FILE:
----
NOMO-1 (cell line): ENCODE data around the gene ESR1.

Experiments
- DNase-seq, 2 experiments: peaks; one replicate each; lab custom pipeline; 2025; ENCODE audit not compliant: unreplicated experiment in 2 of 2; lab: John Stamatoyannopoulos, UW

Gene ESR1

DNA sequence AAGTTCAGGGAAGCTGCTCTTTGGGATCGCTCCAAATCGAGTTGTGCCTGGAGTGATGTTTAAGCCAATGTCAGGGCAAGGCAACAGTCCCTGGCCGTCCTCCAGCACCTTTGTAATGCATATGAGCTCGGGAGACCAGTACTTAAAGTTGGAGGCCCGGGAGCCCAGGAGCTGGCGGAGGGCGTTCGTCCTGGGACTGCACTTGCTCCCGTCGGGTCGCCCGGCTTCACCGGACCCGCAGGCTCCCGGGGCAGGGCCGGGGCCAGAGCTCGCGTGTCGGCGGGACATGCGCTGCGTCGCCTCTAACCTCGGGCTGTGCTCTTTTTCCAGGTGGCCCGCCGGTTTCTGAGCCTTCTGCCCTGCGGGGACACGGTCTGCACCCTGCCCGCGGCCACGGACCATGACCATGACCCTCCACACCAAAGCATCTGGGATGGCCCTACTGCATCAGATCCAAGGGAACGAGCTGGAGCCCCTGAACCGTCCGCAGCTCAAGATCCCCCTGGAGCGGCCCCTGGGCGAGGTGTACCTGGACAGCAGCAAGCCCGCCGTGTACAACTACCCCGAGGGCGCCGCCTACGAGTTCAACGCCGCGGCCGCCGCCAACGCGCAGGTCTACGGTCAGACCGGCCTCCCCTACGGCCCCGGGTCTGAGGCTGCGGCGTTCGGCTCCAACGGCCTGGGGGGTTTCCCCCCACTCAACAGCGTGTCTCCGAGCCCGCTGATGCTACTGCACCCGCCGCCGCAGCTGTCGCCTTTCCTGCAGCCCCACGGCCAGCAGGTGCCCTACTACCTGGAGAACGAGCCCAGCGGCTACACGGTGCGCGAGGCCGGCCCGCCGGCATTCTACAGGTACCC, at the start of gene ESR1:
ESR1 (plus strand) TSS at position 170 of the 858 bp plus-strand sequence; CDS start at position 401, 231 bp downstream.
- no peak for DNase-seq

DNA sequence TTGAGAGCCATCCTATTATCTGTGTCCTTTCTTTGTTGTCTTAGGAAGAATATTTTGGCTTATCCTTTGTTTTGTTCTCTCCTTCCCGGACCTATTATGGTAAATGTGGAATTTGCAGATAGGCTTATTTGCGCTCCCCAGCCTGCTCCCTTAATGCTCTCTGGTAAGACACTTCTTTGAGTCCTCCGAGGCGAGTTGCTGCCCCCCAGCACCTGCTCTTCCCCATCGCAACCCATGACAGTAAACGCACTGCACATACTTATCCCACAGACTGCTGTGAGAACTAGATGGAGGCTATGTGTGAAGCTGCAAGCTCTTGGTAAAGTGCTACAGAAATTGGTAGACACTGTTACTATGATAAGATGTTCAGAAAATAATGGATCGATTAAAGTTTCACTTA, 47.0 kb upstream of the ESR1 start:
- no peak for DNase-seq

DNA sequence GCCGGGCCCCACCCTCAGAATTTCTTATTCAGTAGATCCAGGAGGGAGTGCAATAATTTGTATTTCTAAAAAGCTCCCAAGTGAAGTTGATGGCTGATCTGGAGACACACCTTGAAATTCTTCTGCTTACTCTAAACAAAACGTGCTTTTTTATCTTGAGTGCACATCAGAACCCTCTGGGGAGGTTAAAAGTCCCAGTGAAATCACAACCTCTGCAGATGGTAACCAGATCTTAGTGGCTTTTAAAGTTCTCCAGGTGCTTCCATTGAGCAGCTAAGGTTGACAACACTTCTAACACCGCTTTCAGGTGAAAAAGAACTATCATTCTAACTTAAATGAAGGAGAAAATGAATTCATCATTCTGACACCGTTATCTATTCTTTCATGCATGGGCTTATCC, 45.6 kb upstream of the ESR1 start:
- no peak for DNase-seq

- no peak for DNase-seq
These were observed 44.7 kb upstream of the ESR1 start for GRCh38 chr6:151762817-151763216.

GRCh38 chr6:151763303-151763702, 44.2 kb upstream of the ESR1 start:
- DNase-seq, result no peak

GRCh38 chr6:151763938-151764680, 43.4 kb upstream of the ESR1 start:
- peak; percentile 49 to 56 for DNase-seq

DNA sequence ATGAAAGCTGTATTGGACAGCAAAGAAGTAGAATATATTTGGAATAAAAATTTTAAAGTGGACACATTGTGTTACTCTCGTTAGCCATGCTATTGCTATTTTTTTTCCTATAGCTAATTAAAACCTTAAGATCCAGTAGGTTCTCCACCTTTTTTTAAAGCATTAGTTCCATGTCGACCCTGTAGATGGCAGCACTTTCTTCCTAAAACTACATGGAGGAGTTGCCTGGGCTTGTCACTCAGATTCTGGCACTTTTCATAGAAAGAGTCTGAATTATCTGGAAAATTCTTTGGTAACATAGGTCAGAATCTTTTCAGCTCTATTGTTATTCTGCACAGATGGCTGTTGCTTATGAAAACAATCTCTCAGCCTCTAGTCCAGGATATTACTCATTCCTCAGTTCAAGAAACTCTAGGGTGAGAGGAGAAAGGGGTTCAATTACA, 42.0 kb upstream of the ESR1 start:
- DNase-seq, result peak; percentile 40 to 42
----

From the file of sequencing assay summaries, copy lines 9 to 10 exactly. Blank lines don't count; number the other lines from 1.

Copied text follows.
- no peak for DNase-seq

DNA sequence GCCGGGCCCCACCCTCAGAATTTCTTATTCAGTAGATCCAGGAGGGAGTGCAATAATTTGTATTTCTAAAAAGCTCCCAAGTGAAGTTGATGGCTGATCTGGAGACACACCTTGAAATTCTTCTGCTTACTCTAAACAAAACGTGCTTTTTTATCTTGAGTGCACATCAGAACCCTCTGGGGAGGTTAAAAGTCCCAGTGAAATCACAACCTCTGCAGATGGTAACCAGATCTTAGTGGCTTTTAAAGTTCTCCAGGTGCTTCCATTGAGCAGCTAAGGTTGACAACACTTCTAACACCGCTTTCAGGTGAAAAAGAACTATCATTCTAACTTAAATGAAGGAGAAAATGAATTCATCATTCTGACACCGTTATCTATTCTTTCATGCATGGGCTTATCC, 45.6 kb upstream of the ESR1 start: